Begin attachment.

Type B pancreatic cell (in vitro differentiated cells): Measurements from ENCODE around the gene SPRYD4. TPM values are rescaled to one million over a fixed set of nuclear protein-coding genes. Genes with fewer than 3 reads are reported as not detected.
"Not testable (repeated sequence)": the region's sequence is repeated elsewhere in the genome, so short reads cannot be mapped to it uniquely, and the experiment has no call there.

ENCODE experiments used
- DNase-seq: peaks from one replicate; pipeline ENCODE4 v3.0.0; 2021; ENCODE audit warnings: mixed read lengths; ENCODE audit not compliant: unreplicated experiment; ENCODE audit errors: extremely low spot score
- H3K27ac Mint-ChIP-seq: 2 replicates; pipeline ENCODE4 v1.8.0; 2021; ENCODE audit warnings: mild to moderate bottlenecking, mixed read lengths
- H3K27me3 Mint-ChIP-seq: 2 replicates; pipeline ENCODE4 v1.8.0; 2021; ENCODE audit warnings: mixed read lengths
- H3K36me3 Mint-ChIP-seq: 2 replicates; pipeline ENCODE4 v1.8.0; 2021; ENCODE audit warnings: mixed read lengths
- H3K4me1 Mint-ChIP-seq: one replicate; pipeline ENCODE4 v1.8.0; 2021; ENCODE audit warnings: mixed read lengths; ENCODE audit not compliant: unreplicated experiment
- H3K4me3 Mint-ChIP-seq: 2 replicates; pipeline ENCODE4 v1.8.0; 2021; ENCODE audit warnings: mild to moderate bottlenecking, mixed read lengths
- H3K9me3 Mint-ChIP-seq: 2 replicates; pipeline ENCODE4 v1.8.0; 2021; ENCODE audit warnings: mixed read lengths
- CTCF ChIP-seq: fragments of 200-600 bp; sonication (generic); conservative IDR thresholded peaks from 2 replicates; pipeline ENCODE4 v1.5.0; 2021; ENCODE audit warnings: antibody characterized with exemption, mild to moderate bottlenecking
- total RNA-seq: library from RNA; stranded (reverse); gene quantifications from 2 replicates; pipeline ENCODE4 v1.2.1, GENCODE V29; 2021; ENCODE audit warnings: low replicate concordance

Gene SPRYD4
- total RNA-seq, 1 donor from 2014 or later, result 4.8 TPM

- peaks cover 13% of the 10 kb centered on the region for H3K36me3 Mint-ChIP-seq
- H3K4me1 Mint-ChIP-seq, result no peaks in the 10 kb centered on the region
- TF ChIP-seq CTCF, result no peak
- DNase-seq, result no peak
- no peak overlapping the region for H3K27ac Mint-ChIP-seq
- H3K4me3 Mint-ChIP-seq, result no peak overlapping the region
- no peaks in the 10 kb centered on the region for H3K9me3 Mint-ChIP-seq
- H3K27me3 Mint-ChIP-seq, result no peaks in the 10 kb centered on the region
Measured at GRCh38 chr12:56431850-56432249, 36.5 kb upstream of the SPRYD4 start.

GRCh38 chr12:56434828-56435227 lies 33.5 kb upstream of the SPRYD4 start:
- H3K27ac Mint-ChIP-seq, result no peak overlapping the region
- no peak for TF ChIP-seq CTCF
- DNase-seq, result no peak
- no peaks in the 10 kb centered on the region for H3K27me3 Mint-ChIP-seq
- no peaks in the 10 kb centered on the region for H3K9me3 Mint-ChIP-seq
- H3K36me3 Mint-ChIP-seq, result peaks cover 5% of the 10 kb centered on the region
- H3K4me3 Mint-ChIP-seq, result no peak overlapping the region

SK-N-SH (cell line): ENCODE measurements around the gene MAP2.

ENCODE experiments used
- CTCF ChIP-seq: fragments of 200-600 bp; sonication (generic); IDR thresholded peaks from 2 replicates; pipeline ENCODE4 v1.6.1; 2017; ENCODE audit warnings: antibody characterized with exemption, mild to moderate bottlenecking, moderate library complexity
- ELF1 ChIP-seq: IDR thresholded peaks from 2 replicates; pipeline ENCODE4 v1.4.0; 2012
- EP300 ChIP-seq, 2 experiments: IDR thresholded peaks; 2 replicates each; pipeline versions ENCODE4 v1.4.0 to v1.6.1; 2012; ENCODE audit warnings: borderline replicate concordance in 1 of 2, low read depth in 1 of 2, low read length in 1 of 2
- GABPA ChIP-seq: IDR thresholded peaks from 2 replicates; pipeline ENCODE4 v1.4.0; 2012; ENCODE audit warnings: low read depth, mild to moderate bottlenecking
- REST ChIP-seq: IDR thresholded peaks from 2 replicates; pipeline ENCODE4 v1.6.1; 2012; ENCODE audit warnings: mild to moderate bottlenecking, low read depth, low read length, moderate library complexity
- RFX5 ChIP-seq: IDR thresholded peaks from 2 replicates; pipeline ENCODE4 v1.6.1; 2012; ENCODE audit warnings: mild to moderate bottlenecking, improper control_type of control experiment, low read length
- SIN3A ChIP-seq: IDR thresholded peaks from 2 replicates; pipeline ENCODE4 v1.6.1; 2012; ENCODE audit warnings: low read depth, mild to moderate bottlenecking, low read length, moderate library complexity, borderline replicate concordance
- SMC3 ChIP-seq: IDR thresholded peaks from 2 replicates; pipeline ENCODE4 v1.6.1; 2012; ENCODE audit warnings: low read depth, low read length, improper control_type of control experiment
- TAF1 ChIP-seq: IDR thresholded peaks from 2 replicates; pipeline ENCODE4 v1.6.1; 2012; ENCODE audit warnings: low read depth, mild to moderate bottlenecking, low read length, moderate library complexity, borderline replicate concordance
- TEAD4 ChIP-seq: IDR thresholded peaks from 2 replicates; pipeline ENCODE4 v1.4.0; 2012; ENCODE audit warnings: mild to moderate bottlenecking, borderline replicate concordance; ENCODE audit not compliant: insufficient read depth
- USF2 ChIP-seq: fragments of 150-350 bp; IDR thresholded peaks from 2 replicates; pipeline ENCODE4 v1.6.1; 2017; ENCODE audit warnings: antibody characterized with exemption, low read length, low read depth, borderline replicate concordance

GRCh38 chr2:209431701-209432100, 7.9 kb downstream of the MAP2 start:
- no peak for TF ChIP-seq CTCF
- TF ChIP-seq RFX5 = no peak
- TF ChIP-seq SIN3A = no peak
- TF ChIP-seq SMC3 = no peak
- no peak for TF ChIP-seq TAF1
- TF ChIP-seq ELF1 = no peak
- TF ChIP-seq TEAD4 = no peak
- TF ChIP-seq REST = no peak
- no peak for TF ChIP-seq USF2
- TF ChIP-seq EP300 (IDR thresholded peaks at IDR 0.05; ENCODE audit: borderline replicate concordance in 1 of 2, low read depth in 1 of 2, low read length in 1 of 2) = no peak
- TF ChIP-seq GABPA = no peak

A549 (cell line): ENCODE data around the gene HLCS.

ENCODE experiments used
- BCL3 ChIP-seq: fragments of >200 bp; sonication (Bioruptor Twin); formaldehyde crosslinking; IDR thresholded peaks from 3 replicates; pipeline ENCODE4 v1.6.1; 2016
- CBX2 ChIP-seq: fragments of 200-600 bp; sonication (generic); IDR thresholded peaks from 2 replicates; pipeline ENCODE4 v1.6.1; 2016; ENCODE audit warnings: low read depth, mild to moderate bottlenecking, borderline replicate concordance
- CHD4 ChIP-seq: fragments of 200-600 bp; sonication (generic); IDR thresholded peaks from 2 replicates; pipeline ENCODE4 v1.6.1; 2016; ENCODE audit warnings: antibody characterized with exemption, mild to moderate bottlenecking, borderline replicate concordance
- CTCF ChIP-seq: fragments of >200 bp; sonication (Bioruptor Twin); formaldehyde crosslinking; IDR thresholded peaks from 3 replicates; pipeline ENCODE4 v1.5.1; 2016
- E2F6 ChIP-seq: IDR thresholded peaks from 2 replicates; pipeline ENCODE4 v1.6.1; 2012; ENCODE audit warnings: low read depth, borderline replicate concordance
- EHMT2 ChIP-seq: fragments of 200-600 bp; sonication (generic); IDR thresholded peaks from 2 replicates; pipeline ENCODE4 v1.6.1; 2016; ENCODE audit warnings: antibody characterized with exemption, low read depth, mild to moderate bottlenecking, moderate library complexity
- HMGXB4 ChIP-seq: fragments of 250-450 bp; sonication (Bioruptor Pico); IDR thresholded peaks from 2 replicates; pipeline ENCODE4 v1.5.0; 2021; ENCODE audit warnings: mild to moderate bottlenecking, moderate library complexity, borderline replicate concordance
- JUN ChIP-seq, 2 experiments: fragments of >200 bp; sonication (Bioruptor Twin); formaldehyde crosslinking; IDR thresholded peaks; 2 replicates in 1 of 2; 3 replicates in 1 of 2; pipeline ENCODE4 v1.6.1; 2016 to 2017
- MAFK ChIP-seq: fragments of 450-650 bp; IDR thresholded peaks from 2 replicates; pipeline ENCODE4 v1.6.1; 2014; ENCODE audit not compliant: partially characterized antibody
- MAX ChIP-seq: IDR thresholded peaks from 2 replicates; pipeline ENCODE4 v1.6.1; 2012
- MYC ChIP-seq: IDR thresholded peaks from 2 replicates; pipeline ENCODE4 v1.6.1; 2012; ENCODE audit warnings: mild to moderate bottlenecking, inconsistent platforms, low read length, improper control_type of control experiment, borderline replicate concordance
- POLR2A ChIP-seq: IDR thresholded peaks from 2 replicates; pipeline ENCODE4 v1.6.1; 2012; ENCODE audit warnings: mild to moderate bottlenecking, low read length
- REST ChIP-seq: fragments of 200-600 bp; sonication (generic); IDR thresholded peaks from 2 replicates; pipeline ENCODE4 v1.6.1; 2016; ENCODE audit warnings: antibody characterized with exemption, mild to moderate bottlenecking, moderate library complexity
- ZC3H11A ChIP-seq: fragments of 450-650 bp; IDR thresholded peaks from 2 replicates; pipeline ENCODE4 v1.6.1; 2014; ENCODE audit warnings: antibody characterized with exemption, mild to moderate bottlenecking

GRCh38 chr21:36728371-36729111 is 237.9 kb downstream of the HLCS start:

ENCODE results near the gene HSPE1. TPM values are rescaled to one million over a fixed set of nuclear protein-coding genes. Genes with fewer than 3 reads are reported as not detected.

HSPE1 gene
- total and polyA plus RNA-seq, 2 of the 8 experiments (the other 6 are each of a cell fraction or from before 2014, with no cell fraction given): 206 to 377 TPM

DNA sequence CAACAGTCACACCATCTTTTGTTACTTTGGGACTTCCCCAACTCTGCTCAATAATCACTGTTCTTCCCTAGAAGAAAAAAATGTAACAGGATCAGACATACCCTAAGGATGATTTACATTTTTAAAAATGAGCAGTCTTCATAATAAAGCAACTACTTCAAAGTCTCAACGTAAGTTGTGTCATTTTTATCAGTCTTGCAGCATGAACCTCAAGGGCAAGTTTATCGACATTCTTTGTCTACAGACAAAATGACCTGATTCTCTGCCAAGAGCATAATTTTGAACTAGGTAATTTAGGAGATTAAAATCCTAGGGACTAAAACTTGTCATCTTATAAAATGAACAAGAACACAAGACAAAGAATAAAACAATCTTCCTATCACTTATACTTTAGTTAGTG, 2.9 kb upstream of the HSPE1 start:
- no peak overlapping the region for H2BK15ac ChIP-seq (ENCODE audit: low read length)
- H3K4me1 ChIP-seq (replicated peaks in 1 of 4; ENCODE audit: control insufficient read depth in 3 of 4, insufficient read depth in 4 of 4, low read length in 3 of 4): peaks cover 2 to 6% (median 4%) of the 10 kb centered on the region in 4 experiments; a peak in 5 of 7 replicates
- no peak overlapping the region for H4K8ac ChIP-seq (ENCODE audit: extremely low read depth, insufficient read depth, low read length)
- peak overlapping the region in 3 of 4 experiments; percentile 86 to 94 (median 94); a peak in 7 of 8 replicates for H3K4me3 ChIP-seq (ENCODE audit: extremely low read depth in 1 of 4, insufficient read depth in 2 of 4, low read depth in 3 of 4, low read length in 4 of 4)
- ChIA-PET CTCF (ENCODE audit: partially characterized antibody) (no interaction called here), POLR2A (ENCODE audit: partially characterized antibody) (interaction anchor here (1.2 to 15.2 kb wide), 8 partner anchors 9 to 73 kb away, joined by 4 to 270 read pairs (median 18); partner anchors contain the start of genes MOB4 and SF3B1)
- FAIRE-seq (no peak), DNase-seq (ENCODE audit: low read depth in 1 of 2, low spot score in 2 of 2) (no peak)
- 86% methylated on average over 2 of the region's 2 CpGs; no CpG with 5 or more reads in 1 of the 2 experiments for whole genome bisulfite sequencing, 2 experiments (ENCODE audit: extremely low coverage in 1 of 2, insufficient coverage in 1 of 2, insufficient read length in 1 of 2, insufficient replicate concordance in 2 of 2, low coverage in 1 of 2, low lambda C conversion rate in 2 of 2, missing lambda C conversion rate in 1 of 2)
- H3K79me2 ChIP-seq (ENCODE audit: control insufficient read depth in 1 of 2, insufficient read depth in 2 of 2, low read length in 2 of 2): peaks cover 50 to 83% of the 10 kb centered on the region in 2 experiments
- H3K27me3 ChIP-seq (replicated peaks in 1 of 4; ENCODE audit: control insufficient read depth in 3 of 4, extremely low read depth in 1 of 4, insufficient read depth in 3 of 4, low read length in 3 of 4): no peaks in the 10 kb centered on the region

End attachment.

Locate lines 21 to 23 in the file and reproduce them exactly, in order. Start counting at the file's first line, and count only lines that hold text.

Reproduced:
- no peaks in the 10 kb centered on the region for H3K9me3 Mint-ChIP-seq
- H3K27me3 Mint-ChIP-seq, result no peaks in the 10 kb centered on the region
Measured at GRCh38 chr12:56431850-56432249, 36.5 kb upstream of the SPRYD4 start.